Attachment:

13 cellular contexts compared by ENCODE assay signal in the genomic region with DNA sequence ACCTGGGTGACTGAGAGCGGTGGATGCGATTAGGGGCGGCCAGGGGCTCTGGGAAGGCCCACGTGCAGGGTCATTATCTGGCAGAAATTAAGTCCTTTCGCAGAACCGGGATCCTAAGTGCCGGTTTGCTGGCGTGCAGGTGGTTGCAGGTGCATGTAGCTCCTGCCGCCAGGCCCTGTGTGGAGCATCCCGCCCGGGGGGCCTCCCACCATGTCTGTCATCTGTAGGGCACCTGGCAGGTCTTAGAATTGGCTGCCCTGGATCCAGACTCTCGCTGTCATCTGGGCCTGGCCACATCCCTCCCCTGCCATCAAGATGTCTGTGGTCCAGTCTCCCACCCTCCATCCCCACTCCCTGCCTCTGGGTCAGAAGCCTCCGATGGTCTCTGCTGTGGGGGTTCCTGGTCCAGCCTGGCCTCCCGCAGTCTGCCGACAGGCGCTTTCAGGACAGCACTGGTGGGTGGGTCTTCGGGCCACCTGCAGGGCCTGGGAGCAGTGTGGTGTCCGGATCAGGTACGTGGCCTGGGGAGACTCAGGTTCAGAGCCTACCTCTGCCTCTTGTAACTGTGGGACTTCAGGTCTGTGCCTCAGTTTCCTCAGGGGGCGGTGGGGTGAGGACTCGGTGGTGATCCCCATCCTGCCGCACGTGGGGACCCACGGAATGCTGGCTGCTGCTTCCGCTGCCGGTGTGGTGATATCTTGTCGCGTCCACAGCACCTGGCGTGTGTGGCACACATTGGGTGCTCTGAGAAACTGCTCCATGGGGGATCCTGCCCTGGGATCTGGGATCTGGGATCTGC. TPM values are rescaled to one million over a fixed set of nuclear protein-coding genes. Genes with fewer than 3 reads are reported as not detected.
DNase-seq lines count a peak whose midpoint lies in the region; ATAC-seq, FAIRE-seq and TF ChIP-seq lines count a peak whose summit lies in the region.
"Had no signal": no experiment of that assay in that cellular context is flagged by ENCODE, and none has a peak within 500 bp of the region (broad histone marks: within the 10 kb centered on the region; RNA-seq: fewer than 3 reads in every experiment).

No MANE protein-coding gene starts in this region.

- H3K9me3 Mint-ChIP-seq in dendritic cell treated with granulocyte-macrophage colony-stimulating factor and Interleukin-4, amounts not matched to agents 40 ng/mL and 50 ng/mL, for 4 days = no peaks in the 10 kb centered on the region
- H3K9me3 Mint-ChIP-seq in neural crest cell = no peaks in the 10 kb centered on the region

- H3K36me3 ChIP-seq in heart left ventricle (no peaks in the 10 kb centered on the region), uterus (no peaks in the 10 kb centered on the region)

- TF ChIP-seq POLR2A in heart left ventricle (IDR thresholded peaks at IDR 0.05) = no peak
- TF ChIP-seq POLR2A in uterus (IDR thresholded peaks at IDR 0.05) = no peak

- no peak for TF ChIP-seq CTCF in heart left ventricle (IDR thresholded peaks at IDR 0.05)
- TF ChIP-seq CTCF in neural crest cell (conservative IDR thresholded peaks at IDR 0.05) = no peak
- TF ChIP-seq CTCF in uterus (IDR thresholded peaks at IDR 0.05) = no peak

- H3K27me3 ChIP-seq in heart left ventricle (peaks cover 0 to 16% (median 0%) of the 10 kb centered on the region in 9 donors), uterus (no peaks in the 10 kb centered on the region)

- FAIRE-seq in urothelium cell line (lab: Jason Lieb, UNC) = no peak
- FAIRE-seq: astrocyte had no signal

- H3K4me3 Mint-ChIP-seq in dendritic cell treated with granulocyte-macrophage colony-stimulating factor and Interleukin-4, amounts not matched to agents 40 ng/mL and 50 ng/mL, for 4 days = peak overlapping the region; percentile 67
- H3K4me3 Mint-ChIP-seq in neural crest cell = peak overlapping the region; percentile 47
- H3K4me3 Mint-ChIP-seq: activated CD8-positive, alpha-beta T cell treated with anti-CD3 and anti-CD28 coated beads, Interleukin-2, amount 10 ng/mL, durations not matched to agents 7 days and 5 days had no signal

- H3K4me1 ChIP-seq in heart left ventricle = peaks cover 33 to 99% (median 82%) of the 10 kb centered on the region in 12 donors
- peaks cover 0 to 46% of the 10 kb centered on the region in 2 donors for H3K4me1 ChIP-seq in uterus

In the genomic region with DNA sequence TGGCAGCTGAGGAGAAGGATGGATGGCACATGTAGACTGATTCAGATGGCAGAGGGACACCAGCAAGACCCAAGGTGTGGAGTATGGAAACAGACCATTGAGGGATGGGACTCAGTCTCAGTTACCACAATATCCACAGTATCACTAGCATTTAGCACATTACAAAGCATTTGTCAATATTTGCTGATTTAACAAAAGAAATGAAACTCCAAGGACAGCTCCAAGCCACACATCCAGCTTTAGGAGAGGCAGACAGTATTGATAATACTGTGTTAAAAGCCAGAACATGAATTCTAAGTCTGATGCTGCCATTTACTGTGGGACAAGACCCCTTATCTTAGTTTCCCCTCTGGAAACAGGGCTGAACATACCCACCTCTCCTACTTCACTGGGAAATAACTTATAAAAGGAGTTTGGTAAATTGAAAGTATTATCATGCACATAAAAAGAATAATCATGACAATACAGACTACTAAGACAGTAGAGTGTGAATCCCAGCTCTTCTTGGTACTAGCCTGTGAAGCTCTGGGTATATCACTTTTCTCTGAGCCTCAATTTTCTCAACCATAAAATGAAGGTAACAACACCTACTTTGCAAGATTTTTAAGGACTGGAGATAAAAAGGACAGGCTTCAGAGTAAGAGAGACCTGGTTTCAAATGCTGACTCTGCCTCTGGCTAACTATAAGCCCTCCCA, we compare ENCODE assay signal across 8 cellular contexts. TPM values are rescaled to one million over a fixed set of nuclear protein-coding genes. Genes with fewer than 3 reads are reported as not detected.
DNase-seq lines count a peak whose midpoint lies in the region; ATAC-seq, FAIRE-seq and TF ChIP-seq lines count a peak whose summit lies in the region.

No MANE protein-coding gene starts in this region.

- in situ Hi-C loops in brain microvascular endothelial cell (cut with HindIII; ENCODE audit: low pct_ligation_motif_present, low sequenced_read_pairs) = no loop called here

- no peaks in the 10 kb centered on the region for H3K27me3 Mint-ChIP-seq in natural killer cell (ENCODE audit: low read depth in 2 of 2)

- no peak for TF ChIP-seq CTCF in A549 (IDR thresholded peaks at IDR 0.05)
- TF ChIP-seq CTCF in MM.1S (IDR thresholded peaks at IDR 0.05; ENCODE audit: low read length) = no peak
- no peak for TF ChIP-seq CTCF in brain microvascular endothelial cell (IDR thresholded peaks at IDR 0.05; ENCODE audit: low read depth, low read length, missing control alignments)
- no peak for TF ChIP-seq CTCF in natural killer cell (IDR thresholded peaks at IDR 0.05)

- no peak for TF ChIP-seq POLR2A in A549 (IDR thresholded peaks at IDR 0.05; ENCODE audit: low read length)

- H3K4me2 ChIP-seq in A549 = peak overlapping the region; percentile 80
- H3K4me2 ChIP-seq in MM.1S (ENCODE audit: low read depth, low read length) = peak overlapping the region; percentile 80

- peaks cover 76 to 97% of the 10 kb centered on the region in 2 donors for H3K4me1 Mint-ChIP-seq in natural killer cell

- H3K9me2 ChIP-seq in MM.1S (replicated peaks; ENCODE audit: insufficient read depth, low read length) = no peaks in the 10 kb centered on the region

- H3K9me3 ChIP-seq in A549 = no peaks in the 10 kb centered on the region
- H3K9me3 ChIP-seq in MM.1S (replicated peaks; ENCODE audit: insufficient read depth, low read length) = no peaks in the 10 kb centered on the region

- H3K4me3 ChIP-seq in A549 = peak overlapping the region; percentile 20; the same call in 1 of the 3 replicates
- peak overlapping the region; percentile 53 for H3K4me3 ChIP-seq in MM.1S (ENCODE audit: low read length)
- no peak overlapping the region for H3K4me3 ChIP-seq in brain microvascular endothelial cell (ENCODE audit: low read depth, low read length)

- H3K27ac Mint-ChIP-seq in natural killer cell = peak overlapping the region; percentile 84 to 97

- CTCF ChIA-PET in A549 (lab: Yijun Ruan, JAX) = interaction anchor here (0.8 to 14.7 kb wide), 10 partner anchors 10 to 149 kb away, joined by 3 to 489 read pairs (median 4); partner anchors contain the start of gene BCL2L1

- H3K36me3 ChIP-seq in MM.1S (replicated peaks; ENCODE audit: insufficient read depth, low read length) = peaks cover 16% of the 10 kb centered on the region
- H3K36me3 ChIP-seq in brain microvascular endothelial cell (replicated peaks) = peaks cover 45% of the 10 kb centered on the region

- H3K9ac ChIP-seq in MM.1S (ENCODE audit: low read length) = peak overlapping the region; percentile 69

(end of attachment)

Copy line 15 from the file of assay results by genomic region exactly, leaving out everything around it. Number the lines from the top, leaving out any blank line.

- FAIRE-seq: astrocyte had no signal